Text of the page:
Voluntary Sports Societies of the Soviet Union
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Voluntary Sports Societies (VSS) of the USSR (Russian: Добровольные спортивные общества (ДСО) СССР, Dobrobolvolnye Sportivye Obshestva SSSR (DSO SSSR)) were the main structural parts of the universal sports and physical education (fitness) system, that existed in the USSR between 1935 and 1991, together with already well established Dinamo, society in cooperation with Army, Aviation, and Fleet (DOSAAF), and CSKA sports societies.
VSS united sporting people, offering hiking, mountaineering, boating, and various other sports. Their goals were to develop mass physical culture and sports and to provide facilities and conditions for sports training and improvement in athletes' skills. Most of the VSS were governed by trade Unions and often were closely associated with a certain ministry (aircraft industry, food workers, tractor industry, KGB, Red Army, Soviet Air Force), with industries being state-funded. Twenty five million athletes were members of such societies in 1970.
One of the most important features of VSS were Children and Youth Sport Schools (Russian: Детско-юношеские спортивные школы, ДЮСШ), which numbered 1,350 in the 1970s and 7,500 in 1987. Later some of them were reformed into more elite Olympic reserve schools. There were also specialized sport clubs, groups of improvement athletes' skills, etc. More than 50,000 trainers and instructors worked there in these institutions.
- 1 History
- 2 Structure
- 3 Governing body and its functions
- 4 Financing, facilities and symbols
- 5 VSS at the Olympics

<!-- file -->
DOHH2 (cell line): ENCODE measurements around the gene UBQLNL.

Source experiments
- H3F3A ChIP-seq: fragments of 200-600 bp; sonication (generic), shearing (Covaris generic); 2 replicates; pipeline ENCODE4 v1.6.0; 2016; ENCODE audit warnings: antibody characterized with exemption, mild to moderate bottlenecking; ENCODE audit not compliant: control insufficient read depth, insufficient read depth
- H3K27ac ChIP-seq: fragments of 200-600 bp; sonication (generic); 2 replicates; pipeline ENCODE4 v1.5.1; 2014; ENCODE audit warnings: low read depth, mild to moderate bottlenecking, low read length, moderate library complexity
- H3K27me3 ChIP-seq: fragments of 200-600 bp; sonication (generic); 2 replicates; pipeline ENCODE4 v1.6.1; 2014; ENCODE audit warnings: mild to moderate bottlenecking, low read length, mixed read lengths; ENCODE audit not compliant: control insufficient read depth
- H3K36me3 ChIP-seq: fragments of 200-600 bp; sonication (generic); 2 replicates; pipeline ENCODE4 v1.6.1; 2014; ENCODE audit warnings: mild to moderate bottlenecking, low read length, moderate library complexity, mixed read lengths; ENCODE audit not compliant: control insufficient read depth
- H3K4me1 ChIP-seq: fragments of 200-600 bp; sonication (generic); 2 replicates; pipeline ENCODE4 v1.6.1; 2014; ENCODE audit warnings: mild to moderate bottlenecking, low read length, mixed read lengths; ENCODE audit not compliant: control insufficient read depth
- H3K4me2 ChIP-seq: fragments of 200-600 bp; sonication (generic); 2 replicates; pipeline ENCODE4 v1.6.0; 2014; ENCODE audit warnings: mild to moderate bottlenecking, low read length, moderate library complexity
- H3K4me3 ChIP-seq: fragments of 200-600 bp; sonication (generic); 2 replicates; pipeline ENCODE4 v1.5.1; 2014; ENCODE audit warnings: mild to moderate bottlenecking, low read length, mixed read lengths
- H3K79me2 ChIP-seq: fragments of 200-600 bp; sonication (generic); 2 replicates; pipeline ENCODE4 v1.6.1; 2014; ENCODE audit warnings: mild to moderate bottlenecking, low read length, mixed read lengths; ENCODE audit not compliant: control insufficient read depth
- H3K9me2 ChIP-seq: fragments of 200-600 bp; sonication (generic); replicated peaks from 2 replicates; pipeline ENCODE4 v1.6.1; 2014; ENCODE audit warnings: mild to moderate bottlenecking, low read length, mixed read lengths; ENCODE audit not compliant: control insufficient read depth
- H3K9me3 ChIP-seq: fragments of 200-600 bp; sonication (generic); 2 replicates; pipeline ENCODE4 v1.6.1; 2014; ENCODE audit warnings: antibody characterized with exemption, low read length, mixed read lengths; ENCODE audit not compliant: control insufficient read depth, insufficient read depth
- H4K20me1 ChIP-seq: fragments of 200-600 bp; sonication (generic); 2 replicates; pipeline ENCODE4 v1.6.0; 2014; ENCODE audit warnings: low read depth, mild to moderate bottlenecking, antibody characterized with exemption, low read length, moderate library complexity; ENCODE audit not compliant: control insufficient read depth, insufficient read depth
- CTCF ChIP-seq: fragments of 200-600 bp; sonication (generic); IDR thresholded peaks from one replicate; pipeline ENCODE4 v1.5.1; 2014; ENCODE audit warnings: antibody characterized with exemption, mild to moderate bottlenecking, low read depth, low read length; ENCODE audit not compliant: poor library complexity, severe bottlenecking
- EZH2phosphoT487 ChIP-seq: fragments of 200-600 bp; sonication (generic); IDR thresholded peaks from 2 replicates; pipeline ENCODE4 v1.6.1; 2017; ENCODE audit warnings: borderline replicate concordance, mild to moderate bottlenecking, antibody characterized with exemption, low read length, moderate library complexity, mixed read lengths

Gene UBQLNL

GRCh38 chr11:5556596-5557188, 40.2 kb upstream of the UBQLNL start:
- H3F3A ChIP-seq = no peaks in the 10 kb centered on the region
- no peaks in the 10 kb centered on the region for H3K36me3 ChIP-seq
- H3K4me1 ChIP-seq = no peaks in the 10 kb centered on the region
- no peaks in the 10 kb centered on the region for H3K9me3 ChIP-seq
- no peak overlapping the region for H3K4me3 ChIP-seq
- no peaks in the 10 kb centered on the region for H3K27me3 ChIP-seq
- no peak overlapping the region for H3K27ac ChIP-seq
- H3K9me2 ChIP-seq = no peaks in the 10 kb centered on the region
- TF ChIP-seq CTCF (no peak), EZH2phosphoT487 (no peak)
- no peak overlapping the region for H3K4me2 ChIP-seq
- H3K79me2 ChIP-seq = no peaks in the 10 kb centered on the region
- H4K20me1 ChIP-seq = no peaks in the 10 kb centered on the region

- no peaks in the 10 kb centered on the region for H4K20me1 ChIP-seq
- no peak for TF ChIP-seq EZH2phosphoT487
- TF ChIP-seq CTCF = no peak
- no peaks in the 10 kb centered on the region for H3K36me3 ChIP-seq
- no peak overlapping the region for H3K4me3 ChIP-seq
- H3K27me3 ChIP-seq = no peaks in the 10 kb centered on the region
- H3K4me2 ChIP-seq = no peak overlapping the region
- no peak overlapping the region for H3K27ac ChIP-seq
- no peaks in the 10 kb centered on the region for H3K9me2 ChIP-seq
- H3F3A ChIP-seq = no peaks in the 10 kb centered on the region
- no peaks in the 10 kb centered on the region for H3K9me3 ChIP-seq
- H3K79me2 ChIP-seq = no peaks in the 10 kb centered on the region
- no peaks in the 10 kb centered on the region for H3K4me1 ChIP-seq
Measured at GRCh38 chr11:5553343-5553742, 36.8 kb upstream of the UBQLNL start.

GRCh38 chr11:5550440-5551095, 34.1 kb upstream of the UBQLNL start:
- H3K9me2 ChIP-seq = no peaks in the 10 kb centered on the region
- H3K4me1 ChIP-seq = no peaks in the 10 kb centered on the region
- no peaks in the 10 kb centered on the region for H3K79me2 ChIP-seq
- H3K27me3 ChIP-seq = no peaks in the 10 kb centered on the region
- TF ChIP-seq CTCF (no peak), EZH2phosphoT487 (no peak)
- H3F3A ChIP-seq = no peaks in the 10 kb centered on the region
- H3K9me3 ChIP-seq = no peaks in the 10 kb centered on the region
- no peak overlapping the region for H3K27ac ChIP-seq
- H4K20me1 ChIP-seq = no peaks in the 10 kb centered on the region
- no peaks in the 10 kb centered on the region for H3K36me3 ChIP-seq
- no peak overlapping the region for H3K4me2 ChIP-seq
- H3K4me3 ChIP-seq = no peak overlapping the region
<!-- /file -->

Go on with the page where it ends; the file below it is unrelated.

- 6 Controversy
- 7 See also
- 8 References
- 9 External links
The system of the Volunteer Sports Societies arose out of the established sports societies of the Russian Empire of 1721-1917. As early as the end of 17th century a system of military-fitness training started to form in the Russian Imperial Army (officially founded in 1721), while the military and selected[by whom?] civilian educational institutions introduced participation in complexes of fitness exercises such as gymnastics, shooting, fencing, and so on.
Already in the first half of 19th century sports schools, clubs, societies (sailing and rowing, fencing, swimming, ice skating, cycling, and others) appeared in Saint-Petersburg, Moscow, Kiev and other cities of the Russian Empire. The yacht clubs of Moscow and Saint-Petersburg figured among the first such societies. Along with the development of the sport societies, official sports competitions started. The Great Soviet Encyclopedia states that usually those sports clubs and unions were chartered and financed by representatives of the bourgeoisie and of the nobility, and that access to them for students and working youth "was extremely limited". At the end of the 19th and start of the 20th centuries there appeared workers' sports organizations across the cities of the Russian Empire. Prominent roles in the development of the Russian sport were played by the "Petersburg's Circle of Sports Fans" (established in 1889), the "Russian Gymnastics Society" (1882, Moscow), the "Petersburg Society of Skating Fans" (1877), the "Circle of Athletic Fans" (1885, Petersburg), and others.
In 1896 the founder of a scientific system of fitness education, Pyotr Lesgaft (1837–1909), opened in Petersburg the courses of educators and leaders of physical education that eventually became a prototype of the higher-learning institutions in physical education established in the Soviet Union and abroad. In the beginning of the 20th century All-Russian unions on sports emerged and organized the first championships. In 1913 the First Russian Olympics took place in Kiev where some 600 people - including females - participated. The Second Russian Olympics followed the next year (1914) in Riga involving over 1,000 participants. The program of those Olympics consisted of light athletics, gymnastics, fencing, association football, tennis, heavy athletics, swimming, rowing, sailing, modern pentathlon, shooting, equestrian, and cycling.
The Russian Empire figured among the 12 countries, representatives of which, at the first international Olympic Congress in Paris in 1894, decided to revive the Olympics and established the International Olympic Committee. Sportsmen of the Russian Empire participated in the 1908 Olympics (5 members) and in the 1912 Olympics (174 members). In 1914 the Russian Empire had 1,200 sports unions involving some 45,000 participants out of some 332 cities and other settlements.